(CRIPPLE CREEK, Colo.) — Donkey Derby Days has been celebrated in Cripple Creek for the past 91 years. The event is put on in the summer, attracting visitors from all ages and locations, and brings a boom in sales to local businesses.
“That draw really does help our city and our businesses, because if you’re going to stop in and buy an ice cream that supports the local business, that supports the city, that supports everybody, and these businesses can remain open because they get it supported,” City of Cripple Creek Destination Marketing Coordinator, Klaryssa Murray said. “And they know they’re going to get a big boost from Donkey Derby Days, which is something good that they can rely on to help continue their business and future years.”
Donkey Derby Days is an event Murray recalled attending as a child.
“So I did actually grow up in Cripple Creek and went to Donkey Derby Days,” Murray said. “Every single year ever since I was a kid. It’s always been a super fun event. I know kids will look forward to it, I would look forward to it.”
The festival celebrates the town’s heritage and brings together young and old.
“The Donkey Derby Day Festival is a wonderful celebration,” Co-Chair of Donkey Derby Days, Annie Valades, said. “Everything, a parade, donkey, races of floats, historic reenactments, food trucks, concerts. I mean, it is just, it’s just a blast from sun-up to sun-down.”
In years past, the city was able to help financially support the event, but this year things are different after coming out of the pandemic.
“So it’s been very difficult since COVID happened. I mean, the city’s working hard to do what we can to keep continuing supporting these events,” Murray said. “In the past, we’ve actually been able to help support Donkey Derby Days financially, and that’s unfortunately just not an option because of how much COVID impacted us.”
The city’s revenue was impacted as casinos closed during the pandemic and less visitors made the trip up to Cripple Creek.
“Well, COVID had a really unfortunate impact on our city,” Murray said. “We lost so much revenue, it projected it’ll probably take the next 5 to 10 years to recover what we lost.”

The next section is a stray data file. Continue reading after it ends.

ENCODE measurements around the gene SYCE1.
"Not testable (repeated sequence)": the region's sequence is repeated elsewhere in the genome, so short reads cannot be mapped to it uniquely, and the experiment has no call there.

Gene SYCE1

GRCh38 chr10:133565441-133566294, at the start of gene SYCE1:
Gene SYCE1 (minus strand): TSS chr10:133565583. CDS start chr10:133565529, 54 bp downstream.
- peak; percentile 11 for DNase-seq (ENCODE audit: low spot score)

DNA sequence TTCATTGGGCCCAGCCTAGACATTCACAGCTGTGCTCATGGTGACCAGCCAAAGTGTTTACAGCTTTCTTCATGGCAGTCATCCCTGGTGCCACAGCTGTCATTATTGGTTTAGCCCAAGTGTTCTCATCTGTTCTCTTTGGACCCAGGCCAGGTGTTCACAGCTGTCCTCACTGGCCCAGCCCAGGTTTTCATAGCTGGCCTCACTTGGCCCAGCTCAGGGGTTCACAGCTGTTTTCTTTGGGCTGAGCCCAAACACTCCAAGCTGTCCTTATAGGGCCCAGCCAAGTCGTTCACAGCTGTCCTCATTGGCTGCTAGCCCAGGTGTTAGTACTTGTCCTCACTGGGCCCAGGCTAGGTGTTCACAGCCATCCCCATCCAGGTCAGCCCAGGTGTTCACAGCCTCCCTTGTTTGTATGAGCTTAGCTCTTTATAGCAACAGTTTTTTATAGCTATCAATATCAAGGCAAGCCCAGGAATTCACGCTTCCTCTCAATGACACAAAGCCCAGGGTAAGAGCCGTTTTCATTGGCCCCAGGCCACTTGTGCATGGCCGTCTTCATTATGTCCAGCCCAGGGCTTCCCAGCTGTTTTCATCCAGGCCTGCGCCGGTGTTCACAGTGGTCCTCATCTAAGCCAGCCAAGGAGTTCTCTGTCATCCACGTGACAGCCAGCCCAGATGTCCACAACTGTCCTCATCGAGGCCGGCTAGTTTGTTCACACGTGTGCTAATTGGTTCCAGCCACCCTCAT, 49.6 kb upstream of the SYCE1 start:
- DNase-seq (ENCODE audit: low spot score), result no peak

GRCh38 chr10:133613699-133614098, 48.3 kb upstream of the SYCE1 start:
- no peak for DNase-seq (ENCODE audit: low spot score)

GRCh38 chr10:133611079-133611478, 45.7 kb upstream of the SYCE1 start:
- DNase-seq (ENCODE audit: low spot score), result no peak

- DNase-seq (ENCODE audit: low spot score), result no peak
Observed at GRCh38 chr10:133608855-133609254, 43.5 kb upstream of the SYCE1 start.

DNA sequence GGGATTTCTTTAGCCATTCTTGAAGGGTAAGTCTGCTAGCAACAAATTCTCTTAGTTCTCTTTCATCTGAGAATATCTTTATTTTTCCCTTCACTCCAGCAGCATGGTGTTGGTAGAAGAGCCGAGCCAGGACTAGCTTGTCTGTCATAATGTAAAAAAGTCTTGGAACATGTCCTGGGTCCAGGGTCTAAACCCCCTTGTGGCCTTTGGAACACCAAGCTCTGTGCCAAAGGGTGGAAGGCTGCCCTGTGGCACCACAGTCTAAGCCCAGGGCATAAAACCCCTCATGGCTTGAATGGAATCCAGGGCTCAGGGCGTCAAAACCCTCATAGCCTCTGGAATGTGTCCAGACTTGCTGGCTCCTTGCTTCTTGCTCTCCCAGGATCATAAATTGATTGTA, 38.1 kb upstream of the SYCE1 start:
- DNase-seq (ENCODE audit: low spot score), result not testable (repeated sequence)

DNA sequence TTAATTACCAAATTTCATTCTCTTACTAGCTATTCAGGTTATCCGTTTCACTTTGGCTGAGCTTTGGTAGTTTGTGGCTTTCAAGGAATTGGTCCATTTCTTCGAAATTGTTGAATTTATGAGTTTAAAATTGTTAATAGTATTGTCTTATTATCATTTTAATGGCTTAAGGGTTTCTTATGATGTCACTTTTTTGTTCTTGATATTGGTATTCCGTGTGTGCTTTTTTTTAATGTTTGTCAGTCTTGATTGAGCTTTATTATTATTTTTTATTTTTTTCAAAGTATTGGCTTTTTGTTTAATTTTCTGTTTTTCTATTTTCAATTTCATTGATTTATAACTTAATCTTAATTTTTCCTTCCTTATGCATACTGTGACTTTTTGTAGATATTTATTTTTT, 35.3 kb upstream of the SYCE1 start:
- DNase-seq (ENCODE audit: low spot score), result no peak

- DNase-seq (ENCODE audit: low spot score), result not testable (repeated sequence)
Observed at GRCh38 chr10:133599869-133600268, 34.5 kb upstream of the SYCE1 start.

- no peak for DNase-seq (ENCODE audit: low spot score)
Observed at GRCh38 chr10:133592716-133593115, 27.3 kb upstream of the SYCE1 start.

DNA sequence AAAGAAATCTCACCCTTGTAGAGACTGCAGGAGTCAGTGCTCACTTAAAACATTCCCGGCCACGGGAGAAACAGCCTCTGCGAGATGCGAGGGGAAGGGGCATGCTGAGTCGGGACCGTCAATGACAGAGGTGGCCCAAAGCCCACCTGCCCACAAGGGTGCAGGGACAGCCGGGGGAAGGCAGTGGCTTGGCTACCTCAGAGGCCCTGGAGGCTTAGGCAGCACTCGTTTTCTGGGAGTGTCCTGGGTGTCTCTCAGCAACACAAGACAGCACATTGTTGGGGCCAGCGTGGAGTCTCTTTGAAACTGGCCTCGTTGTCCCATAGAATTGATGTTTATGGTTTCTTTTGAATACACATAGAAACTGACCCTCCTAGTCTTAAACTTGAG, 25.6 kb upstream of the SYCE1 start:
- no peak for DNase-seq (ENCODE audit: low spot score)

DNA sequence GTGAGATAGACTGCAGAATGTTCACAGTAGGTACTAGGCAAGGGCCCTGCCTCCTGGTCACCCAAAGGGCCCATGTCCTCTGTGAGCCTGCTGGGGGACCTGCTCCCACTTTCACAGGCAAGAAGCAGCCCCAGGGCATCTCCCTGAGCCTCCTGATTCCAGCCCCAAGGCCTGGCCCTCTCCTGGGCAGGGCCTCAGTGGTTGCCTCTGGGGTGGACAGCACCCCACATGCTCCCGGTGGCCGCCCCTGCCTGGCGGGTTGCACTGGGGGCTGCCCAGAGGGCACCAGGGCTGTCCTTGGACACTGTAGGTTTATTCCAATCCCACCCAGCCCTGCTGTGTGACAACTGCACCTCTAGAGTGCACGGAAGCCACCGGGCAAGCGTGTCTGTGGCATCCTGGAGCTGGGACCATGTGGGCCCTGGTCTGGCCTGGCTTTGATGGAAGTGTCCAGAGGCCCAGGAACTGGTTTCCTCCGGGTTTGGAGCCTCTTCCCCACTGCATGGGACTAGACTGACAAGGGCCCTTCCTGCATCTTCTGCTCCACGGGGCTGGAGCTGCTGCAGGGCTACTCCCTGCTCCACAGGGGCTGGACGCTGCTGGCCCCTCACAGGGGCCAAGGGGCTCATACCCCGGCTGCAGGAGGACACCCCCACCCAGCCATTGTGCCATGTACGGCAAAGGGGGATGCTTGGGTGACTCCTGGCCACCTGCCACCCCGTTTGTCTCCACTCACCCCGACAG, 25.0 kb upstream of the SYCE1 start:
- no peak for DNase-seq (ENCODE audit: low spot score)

A statement was provided from the City on the economic impact of Donkey Derby Days:
“Donkey Derby Days has a great influence on the City of Cripple Creek. It has a great economic impact on us and the local businesses in town. Donkey Derby Days is also a fantastic way to get the community together after COVID halted so many events that allowed the community to gather together.”City Clerk Malissa Gish
The Two Mile High Club cares for the city’s donkeys and they are determined to have Donkey Derby Days this year, even without the support of the city.
“The money went away,” President of Two Mile High Club, Curt Sorenson, said. “We’re raising the money, we’re going to do the event. We’re going to help the community one way or another.”
The Two Mile High Club came into existence in 1931 and has since served Cripple Creek to keep their furry friends healthy and safe.
“It’s our mission to take care of them,” Sorenson said. “Now, as far as funding, it’s not our mission to put on an event, our mission is to take care of donkeys. So we’re asking for help to put on the event. The city always used to do that, but with the shortfall of funding following COVID, the city has opted out of funding events.”
You can help support the Two Mile High Club online through donations and t-shirt sales.
“We have a donation button on our website so you can donate directly for Donkey Derby Days or you can make a donation to the Two Mile High Club for the general care of the donkeys,” Sorenson said. “It really doesn’t make a whole lot of difference one way or another. But we are in the process of raising funds specific to putting on the event.”
For businesses wishing to support Donkey Derby Days, Valades said they are looking for sponsors.
“My area of focus is sponsorship,” Valades said. “The donations are absolutely wonderful. If we can get sponsors, we have levels from $500 up to $10,000. That’s my area that I’m really pushing because there are people that don’t mind doing that and I believe in giving back to those sponsors and giving them the credit that they deserve.”
The Two Mile High Club is determined to keep the beloved event on the streets of Cripple Creek for many years to come.
“People love it, it’s our event,” Valades said. “You know, each city kind of has their own event and the donkeys are known to be Cripple Creek donkeys and the people love them.”